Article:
Maybe a multi-location commercial client is looking for a new lawn maintenance provider but the word of mouth hasn’t left your residential market quite yet.

6. Google and Bing Advertising

I’ve already mentioned the amount of traffic that search engines get, and showing up at the top is more important than ever, which means ads are going to be the way to go (along with a strong organic presence).

It’s kind of hard to run Google Adwords if you don’t have a website to drive traffic to.

But how important is it to be at the top of Google?

If you’re unfamiliar with how Google ads work, take a look below.

Google Search Results

The section outlined in green is the paid ads section of Google. Up to 4 of these may show up on desktop and 3 on mobile at the top. Paid ads can show at the bottom of the page too.

The blue section is the local listings. This section is populated on your ‘local’ organic ranking. In other words, the top three businesses are what Google finds most relevant to the searcher’s query AND relative location. This is known as the ‘local 3-pack’ (which is something we help optimize your business for with local SEO optimization).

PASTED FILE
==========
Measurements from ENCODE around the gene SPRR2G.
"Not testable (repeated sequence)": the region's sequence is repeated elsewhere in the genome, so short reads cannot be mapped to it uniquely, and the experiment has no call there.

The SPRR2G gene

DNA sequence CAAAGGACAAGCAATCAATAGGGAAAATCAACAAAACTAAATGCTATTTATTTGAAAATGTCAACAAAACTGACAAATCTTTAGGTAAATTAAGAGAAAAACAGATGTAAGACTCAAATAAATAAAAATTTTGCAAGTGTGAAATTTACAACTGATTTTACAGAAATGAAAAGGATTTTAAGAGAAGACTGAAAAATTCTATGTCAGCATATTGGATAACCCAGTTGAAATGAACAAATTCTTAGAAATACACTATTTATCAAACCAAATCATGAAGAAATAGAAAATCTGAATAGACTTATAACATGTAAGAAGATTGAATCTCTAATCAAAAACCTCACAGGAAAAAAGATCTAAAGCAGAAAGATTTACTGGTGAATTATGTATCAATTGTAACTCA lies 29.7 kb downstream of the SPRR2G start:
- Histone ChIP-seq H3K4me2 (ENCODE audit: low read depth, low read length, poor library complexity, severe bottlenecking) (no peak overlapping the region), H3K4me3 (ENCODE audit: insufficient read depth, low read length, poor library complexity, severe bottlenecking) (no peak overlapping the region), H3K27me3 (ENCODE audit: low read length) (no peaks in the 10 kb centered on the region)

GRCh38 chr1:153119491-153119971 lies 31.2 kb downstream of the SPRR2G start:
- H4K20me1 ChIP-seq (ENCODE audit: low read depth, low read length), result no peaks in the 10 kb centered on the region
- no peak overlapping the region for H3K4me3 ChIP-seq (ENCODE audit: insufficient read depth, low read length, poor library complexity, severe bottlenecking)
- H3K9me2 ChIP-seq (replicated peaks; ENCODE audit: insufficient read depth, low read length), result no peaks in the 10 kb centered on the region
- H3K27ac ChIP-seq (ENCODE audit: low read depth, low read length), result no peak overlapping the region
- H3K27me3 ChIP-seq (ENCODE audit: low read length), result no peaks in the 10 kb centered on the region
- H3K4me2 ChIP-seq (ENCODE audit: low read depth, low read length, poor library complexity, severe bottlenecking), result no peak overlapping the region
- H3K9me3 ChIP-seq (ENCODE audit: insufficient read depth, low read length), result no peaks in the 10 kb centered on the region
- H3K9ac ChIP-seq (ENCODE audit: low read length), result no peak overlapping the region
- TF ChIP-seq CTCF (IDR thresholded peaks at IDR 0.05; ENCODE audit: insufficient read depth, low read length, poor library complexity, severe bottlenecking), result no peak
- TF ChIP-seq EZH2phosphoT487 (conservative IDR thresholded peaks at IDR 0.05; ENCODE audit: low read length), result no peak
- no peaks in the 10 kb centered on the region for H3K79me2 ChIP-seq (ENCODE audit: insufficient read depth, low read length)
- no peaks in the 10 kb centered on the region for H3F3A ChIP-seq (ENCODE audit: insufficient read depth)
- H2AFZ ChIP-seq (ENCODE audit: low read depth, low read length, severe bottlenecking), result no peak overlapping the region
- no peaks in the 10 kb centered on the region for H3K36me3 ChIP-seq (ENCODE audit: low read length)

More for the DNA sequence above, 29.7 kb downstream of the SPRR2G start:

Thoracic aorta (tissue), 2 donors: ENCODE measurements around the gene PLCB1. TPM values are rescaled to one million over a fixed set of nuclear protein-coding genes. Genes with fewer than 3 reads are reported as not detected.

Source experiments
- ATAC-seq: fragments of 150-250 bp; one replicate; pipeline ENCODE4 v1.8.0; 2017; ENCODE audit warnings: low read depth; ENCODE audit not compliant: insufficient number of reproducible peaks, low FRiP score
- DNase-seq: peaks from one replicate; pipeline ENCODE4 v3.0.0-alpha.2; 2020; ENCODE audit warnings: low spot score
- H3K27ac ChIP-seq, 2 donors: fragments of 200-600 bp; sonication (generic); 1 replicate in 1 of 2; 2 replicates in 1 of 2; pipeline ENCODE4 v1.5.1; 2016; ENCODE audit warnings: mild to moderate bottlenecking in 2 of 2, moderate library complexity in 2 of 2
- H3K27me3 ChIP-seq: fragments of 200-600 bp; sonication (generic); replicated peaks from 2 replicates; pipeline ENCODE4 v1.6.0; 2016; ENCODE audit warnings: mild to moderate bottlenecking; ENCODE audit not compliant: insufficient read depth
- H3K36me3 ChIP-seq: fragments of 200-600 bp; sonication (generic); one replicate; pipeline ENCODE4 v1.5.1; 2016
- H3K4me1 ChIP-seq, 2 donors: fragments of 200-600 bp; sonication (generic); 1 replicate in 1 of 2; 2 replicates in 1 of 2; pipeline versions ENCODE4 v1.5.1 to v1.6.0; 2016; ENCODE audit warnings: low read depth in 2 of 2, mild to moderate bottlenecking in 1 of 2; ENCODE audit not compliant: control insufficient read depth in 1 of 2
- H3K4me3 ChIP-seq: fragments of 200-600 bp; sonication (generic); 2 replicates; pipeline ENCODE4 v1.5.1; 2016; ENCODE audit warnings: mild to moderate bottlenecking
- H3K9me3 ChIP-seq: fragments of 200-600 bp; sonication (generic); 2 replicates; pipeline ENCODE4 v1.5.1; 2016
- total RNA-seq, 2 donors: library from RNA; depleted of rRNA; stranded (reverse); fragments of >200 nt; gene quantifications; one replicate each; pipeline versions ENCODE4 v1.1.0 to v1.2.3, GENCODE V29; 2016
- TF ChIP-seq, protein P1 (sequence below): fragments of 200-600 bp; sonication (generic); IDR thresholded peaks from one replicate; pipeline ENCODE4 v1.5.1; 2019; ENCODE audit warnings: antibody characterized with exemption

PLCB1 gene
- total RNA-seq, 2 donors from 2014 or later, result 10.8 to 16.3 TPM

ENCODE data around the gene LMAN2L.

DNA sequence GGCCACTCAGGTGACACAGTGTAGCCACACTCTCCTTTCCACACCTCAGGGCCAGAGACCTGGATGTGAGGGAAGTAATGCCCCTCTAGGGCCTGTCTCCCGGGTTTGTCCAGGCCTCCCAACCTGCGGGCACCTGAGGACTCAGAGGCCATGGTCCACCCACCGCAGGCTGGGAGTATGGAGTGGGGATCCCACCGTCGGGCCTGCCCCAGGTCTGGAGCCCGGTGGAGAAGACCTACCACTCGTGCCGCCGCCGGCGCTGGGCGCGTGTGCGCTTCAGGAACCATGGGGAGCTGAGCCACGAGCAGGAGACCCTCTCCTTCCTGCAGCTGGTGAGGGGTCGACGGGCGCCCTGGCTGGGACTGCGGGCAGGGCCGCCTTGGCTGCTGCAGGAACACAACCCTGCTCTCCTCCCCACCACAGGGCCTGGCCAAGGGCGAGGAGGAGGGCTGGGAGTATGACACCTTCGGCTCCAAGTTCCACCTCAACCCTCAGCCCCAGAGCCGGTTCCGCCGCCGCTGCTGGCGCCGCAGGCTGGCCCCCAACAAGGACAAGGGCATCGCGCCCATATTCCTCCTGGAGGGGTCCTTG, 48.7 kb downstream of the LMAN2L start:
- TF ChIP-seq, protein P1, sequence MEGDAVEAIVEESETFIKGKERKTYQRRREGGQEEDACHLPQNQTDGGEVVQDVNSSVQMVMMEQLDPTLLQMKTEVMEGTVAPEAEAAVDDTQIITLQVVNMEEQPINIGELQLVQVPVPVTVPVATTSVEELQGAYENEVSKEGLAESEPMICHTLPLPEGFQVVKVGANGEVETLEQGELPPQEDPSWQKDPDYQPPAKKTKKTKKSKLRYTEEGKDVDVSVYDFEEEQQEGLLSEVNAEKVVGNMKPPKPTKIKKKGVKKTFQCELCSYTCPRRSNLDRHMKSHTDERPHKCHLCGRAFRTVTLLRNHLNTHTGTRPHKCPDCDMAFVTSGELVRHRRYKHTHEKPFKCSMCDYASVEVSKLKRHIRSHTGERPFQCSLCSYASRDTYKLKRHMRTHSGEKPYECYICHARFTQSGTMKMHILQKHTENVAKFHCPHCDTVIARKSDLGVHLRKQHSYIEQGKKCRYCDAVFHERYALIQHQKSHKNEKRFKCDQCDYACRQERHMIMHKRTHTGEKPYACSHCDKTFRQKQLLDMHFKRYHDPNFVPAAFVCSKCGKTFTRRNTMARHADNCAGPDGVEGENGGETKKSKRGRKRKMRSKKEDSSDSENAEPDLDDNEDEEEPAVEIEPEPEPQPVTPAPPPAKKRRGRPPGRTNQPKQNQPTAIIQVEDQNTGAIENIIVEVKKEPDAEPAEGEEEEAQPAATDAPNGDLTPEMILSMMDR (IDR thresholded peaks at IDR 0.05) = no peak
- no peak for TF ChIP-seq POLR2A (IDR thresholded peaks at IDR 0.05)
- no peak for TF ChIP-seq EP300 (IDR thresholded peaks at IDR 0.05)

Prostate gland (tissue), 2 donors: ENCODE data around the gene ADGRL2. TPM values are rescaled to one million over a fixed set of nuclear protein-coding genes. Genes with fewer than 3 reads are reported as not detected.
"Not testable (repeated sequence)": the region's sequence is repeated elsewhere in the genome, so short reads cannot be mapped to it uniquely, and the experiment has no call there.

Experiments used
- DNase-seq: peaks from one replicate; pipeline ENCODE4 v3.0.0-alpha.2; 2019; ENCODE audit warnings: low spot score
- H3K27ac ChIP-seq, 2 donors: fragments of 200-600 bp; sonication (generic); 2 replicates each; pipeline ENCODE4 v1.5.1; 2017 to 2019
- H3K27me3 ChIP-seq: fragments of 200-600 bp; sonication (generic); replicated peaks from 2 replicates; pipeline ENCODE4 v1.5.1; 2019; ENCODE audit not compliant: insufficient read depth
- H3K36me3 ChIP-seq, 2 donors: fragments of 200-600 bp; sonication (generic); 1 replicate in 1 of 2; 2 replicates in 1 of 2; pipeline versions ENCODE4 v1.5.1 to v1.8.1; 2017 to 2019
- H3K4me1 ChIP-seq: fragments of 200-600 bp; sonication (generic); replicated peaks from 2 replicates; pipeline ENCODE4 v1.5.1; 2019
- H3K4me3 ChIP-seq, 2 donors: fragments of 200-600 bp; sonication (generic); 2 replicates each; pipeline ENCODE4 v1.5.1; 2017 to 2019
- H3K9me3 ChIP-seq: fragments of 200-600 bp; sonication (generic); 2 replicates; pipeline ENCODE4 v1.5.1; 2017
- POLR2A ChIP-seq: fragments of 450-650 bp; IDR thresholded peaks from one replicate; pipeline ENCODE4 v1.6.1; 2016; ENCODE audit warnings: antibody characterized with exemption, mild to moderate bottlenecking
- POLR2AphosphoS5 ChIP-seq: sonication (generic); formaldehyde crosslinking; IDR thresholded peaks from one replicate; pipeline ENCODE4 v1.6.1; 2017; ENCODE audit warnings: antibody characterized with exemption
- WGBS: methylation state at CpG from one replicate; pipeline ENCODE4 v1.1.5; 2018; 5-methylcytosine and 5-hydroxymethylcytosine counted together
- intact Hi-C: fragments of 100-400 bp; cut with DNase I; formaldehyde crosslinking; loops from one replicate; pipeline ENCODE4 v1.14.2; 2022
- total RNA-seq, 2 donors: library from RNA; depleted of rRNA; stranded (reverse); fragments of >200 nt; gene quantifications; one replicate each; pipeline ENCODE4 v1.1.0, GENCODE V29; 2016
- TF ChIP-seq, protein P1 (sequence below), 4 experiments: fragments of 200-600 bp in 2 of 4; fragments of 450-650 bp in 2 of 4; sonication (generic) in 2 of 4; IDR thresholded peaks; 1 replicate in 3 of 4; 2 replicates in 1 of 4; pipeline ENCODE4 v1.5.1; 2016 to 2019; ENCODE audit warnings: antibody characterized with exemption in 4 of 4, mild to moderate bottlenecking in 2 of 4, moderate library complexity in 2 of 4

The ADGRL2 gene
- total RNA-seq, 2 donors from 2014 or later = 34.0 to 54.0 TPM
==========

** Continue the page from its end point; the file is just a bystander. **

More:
The last section in the red is your organic listing. Similar to the local organic section, this one is more focused on keywords and how relevant the search is.

So how important is it for you to be at the top of Google?

Well check this out, the first ‘organic’ search result gets 33% of all organic clicks, the second gets 17%, and the third gets 11%. And out of it all, less than 10% of searchers make it to the second page of Google.

Which makes the second page the best place to hide a dead body.

And what does this say for paid ads at the top of Google?

Well, an even more recent study by WordStream shows that over 64% of clicks on the first page are from paid ads!

This is why it’s so important to be at the top of Google and paid search engine ads are definitely a good way to go.

7. Proper Landing Pages

Any successful marketer will tell you that one of the major keys to a successful ad campaign is a well-constructed landing page.